Bartlett-Bragg’s points to an important advantage of ICOs over traditional venture capital financing. Whilst utility tokens sell a stake in the idea that underpins a startup, they do not give away direct ownership in the company that came up with the idea. “One of the biggest advantages of doing an ICO from the perspective of a token issuer is the fact that you are raising funds without diluting equity,” explains Ressos. “This makes ICO funding a powerful alternative to traditional venture capital financing. You don’t give away equity in your company and you’re still raising significant funding. You tap into additional pools of investors as well.”
Yet, whilst the appeal to issuers is easy to grasp, the incentives for investors are less obvious. Unlike traditional debt, ICO investments will not benefit from a higher tier creditor status in the event of insolvency. At the same time, investors are not granted ownership or voting rights that go hand in hand with most equity finance solutions.
“Unlike security tokens, utility tokens do not promise any financial return, nor a share in the company,” agrees Ressos. “However there is an element of speculation that comes into play when the token gets listed on a crypto exchange. This creates a secondary market for the token, with significant upside potential for tokenholders, including the promoters behind the ICO who usually receive a token allocation.”
Existing offerings do, however, show that such upside potential is elusive for most projects and their investors. In US-dollar terms, only 29 out of 323 ICOs tracked on trade source showed a positive return on investment since their offering, though many of them suffered from the weak exchange of Ethereum and Bitcoin cryptocurrencies since their offering.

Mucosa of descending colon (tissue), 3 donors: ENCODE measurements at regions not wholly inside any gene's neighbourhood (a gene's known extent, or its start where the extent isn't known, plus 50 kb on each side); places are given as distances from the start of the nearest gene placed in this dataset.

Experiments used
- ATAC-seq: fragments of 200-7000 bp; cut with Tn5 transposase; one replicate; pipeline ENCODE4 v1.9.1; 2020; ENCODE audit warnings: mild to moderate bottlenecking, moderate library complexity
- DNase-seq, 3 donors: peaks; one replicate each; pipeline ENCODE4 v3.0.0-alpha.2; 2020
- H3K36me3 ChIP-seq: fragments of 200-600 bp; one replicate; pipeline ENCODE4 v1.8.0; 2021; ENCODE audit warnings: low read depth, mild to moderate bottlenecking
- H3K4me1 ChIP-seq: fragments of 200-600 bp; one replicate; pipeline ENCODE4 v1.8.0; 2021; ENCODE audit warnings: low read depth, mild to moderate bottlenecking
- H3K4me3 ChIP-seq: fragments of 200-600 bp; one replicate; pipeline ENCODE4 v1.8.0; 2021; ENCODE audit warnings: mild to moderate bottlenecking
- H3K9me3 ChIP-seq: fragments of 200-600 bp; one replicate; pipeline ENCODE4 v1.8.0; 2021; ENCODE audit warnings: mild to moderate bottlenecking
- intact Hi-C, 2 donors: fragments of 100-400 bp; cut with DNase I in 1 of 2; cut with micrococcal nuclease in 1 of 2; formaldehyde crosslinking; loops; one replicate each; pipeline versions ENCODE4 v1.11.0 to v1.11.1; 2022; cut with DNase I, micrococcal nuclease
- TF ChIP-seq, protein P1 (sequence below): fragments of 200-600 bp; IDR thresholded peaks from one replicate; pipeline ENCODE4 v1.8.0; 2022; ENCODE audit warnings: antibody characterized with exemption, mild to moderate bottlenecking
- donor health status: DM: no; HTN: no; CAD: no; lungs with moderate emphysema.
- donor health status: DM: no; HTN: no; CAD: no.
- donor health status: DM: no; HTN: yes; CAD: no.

Contributing to the continued growth in such offerings may be another factor. ICOs offer venues to monetize investments for the growing number of cryptocurrency holders in countries that enforce strict currency exchange rules. “In countries where currency controls are in place and fiat money cannot be easily remitted across borders for regulatory reasons, for example in China or Indonesia, crypto investments are often abused as a means of circumventing regulatory restrictions,” Ressos points out.
Yet, he adds, ICOs seen to date are just the beginning of a much wider revolution in fundraising. The technology that makes them possible could be applied to a range of financial and physical assets, and not only projects (obscure, at times) that will appeal to a well-versed group of cryptocurrency investors. 
“Security token offerings make it possible to hold securities and physical assets like real estate or art in digital form,” he says. “This is both threat and opportunity to financial institutions. I predict that in 10 years, most securities will be tokenized.”
Ressos points to a proof-of-concept ‘tokenized venture capital fund’ that issued security tokens that grants investors a digital token that reflects the interest in the underlying fund. Whereas traditional shares in a unit trust would be a direct interest in the fund, typically held until maturity, a security token promises to be much more liquid and tradable on exchanges.
“Tokenization is a natural evolvement of securitization,” Ressos sums up. “Conceptually they are the same.”
Security token exchanges are on the horizon, with some of the more open-minded regulators in Asia actively exploring the benefits and drawbacks. “Both Hong Kong and Singapore are favourable environments to do an ICO with clear regulation and excellent reputation, which adds investor confidence,” Ressos observes. “ICOs have evolved into a completely legitimate way of corporate financing. This is a trend which will continue. Security token offerings and asset-backed tokens are the next big thing. We will also see institutional investors enter the market once institutional-grade token custody services are available.”
A practical challenge until then is the lack of cryptocurrency custodian services. Asked about whether such services might be made available to institutional investors soon, a State Street spokesperson responds that the institution has seen an uptick in interest in cryptocurrency as an asset class since 2017 and is consideri ng “all appropriate service offerings that may be developed” in the segment. 
“There is much work still to be done however, from regulation to security and governance, but we will continue to work closely with our clients to ensure we are aligned and ready to meet their needs as the market evolves,” the spokesperson adds.